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    I'm not sure that the oil over fill has caused all of these codes to be thrown, but the Prius is very very sensitive to having the crank case over filled and you should get that taken care of immediately. As far as the 12v battery issue goes, due to recent events I am convinced that a weak 12v battery can cause absolutely ANY code or series of codes to be thrown in the Prius which may result in any number of odd behaviors. During my most recent 12v issue diagnosis I'm pretty sure I saw the MFD cursing at me. Check the 12v system anyway!

    I've always had my oil changed at the dealer on the Prius for a couple reasons. 1st, my dealer offers maintenance plans for $100, including tax and disposal fees, I get 4 oil changes, 4 tire rotations, and one other service (wipers or air filter). 2nd, if they over fill the crank case and cause an issue, they're easily on the hook. It can be a bit harder to get Jiffy Lube or the type to take responsibility for issues like you're seeing since they don't logically seem to be related.
  15. MainePriusGirl

    MainePriusGirl New Member

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    This morning, I took the car to the garage that had done the oil change (it's a local family business, supposedly very reputable). When I asked them to check for possible overfill problems first, the response was "oh, it couldn't be that." I figured, being a woman, that I would get that kind of response, i.e. completely dismissed. I had them look at the car anyway, and further diagnostics, according to them, indicates it's either the spark plugs or the coil packs. They quoted me $370 to replace all. Can't afford that right now, and I just spent $400 on snow tires last week!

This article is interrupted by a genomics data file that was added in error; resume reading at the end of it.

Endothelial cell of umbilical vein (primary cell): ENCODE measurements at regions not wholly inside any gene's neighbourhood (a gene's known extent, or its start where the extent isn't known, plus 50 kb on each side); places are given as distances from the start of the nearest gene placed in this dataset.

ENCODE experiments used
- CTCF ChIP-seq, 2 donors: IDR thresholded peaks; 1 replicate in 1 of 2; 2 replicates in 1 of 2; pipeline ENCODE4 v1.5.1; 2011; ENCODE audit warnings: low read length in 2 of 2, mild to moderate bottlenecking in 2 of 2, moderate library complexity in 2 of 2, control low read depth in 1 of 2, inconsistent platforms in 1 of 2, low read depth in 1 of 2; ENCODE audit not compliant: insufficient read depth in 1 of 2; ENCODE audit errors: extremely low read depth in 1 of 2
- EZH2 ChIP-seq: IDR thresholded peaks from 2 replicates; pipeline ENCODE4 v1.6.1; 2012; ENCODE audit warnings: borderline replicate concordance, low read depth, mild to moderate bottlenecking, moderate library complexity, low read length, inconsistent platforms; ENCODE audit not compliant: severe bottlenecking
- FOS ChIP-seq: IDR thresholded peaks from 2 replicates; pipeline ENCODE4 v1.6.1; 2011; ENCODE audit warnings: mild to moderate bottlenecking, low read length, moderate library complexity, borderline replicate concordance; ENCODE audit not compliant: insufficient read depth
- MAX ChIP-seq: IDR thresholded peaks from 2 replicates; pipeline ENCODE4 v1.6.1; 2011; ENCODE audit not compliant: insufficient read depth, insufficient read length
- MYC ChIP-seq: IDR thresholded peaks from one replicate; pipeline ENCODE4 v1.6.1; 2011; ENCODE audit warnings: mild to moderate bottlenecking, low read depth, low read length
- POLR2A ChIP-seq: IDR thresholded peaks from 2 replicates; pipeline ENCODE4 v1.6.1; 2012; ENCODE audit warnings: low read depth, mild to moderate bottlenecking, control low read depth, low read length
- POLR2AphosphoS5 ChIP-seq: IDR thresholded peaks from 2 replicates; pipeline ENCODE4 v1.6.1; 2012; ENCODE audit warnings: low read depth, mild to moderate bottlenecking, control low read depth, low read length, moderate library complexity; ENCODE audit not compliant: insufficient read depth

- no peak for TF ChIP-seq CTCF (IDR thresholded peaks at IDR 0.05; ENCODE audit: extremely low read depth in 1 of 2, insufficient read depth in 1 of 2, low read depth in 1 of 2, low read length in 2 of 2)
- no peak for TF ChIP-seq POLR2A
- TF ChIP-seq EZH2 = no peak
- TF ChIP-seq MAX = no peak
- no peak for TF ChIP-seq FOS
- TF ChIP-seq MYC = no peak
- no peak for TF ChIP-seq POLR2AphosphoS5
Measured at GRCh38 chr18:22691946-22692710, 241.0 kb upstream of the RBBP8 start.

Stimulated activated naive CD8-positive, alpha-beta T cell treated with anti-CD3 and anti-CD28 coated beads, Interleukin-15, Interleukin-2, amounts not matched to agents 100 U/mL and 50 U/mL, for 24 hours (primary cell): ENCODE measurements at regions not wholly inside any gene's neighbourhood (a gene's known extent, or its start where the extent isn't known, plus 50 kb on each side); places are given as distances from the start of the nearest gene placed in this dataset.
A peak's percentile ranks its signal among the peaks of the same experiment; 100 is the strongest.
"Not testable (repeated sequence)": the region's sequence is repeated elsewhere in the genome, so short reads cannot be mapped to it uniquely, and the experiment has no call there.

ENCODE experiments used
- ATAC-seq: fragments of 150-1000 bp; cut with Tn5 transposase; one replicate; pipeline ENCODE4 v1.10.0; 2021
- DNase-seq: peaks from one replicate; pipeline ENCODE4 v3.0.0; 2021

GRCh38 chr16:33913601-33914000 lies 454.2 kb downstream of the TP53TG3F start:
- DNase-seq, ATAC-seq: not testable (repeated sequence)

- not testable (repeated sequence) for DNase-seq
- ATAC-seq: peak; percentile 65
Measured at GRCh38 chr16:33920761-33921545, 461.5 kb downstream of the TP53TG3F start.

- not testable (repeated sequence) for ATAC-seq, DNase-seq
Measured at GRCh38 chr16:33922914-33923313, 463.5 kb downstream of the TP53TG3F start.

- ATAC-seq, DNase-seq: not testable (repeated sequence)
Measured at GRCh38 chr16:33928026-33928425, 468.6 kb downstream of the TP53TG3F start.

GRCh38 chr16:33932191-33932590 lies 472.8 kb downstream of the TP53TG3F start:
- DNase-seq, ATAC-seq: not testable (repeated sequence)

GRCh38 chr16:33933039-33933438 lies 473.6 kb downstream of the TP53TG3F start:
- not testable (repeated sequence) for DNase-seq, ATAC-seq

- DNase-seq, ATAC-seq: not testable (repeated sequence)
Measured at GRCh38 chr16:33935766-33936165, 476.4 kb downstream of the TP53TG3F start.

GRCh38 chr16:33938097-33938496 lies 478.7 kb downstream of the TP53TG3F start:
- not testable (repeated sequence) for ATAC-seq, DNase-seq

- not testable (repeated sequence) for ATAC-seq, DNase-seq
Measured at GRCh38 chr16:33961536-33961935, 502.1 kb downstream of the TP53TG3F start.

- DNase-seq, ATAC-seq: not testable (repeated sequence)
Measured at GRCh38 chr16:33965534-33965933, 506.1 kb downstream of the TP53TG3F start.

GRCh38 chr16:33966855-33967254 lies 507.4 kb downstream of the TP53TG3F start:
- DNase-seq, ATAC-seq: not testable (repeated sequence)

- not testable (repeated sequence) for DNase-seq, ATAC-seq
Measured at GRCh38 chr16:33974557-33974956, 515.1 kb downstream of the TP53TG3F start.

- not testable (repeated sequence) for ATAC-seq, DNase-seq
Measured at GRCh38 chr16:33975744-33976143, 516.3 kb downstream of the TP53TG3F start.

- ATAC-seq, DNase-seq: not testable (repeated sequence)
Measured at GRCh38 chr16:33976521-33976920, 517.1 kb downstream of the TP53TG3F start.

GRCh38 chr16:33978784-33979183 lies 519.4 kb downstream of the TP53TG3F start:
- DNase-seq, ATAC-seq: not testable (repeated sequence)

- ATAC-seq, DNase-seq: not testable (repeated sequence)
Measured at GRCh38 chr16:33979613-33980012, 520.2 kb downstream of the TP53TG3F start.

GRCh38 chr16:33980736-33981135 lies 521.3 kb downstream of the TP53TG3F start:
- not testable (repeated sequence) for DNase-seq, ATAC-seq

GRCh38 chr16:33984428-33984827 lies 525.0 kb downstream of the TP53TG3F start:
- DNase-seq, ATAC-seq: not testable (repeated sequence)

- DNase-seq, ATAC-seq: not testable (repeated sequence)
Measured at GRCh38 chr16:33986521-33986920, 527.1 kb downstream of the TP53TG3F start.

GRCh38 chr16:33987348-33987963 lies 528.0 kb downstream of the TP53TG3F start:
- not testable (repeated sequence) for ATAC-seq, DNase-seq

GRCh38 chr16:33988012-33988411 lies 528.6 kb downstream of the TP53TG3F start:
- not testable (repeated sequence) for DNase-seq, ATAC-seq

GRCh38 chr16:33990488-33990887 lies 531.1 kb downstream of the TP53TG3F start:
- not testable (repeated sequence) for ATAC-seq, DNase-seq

Came home and called V.I.P. to get a quote on new spark plugs. They are going to change all of them today for $77. The coil packs are pricey (over $100 each?) and I'm hoping the plugs do the trick.

    Again, thanks everyone. Getting this info gave me some "peace of mind."
  16. seilerts

    seilerts Battery Curmudgeon

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    Don't forget to have them do the PCV at the same time.

    You'd never need to change out more than one coil pack, unless you found water in more than one spark plug well.
  17. uart

    uart Senior Member

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    Get them to check the oil level and drain it to just under the full line before they fit the new spark plugs. You say the oil is just slightly overfilled now, but we don't know how much oil has already been frothed up and drawn into the intake already. It seems like a recurring theme here, people reporting this type of problem just after an oil change. Too much so to be a coincidence.